A gathering of around 50 indigenous Aguaruna-Huambiza communities invited Cool Earth’s news editor to visit them in Amazonas, a northern Peruvian rainforest region, to learn more about carbon credits.

They were eager to learn more about the potential that the new forest carbon markets could offer them in terms of a long term source of funding which they could invest in their own sustainable development. These same communities suffered violent attacks by Peruvian police in 2009 when they were protesting against the intrusion of oil and mining companies into their territory without prior consultation by either the companies or the national government.

The Aguaruna-Huambiza have a reputation as brave warriors who say exactly what they think and are prepared to do whatever is necessary to defend their land and families. The communities’ leaders are known as “Apus”; they wear double strands of seed- beads across their chests, red and yellow coloured headdresses and carry sharp looking hardwood lances as a symbol of their power and authority. The women are less out-spoken but welcomed Cool earth’s news editor, Dilwyn Jenkins with endless bowls of manioc beer. As a people, the Aguaruna-Huambiza are both healthy and attractive looking. Their were also an unusual amount of babies and young children in the communities.

At the start of the 20th century, their territories were pretty well closed to outsiders. The invitation to visit them and explain a little about the carbon forest market came from the Apu Ambrosio, one of the leaders of the Aguaruna-Huambiza Council of Elders who had come across Cool Earth’s work with the Asháninka tribe of southern Peru and immediately saw the potential for his indigenous forest-owning nation.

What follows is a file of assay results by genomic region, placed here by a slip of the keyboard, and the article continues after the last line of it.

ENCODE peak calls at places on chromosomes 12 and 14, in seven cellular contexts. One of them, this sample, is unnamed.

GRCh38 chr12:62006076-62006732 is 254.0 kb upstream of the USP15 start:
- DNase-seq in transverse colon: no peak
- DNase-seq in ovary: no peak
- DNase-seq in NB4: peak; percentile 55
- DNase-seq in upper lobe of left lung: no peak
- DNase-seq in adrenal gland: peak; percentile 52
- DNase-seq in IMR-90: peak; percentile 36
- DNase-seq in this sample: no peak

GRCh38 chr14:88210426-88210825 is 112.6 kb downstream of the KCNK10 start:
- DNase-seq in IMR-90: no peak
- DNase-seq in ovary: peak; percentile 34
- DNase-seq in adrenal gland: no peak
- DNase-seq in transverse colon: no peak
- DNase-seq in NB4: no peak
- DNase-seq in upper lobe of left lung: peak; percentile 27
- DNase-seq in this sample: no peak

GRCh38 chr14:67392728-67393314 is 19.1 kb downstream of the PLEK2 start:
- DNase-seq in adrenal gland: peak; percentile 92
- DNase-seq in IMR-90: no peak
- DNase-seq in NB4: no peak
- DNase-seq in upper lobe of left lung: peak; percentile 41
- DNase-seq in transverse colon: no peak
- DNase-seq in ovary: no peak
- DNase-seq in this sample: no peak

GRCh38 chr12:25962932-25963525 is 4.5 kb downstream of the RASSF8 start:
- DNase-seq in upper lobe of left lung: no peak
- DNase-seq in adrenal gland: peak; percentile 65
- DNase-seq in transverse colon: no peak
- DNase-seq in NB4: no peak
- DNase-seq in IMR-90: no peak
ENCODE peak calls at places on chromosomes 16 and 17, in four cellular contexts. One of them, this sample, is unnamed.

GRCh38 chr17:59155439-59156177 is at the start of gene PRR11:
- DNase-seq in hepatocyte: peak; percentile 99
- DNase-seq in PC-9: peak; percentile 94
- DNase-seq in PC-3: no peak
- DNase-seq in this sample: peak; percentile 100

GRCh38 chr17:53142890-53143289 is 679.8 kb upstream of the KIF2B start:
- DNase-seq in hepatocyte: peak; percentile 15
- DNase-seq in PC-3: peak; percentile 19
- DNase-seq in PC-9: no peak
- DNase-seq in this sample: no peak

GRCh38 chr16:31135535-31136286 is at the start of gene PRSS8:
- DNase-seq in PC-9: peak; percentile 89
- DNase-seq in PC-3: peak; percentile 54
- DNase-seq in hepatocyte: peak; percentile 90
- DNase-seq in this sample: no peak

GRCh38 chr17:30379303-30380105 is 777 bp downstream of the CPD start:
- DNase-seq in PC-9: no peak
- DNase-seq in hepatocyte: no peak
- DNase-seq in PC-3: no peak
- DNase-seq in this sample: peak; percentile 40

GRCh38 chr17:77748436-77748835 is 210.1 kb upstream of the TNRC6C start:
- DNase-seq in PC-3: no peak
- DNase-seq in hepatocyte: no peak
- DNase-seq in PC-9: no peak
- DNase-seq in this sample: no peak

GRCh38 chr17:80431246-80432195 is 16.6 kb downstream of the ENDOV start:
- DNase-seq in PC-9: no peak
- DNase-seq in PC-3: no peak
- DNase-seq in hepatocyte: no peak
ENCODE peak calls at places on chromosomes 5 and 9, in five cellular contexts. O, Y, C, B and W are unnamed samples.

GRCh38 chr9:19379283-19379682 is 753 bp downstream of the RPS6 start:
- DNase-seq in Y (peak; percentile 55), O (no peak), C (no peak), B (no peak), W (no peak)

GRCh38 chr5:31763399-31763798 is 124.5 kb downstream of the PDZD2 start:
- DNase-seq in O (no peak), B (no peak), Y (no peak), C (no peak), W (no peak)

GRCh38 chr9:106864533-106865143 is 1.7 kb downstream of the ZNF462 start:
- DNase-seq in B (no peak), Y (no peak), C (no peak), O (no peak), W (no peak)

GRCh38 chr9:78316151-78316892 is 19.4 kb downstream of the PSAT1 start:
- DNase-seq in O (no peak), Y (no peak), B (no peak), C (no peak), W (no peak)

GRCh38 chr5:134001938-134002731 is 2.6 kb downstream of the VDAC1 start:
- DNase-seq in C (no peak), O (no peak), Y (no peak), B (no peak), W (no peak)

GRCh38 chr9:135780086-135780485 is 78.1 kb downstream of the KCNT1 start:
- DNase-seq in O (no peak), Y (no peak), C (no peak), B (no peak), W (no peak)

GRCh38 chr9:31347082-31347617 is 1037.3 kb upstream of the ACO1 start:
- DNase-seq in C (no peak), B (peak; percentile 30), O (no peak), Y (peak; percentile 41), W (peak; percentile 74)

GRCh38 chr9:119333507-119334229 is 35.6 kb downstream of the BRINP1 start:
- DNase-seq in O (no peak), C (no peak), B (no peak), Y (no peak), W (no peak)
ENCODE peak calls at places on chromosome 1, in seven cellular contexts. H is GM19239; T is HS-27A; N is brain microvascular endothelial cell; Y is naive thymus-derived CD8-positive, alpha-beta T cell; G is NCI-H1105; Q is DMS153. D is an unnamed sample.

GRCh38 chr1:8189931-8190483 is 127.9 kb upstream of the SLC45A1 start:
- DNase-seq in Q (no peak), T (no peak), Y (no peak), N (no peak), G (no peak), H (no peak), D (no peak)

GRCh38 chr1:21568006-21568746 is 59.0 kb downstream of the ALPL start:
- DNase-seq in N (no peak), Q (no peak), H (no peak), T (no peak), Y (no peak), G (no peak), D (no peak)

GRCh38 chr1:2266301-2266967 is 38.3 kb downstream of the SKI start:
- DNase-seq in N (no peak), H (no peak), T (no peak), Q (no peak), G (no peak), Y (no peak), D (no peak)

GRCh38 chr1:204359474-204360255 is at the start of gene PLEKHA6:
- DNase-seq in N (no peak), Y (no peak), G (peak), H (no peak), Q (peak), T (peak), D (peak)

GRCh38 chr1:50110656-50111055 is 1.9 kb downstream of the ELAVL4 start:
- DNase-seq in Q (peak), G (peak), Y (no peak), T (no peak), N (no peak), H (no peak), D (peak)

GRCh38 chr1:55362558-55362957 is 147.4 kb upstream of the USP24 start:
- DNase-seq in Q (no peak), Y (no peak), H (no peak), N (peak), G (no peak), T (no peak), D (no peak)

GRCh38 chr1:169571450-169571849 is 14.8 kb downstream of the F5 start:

Over two hot days, Dilwyn was able to describe the achievements to date with the Asháninka and discuss specific needs for the development of sustainable agriculture, forest management and other related outputs, such as the marketing of indigenous crafts, like seed jewellery. The leaders readily understood both the issues and the potential. They cheered loudly in appreciation of Cool Earth’s efforts to work hand-in-hand with Peru’s generally marginalised rainforest communities.

The Apus invited Dilwyn and his Peruvian team to return as soon as possible to present a longer, more detailed workshop on the processes required for them to participate in the international carbon forest market. The rainy season in this part of Peru lasts until April or May, but Cool Earth and the Aguaruna-Huambiza hope to meet again in February or March.


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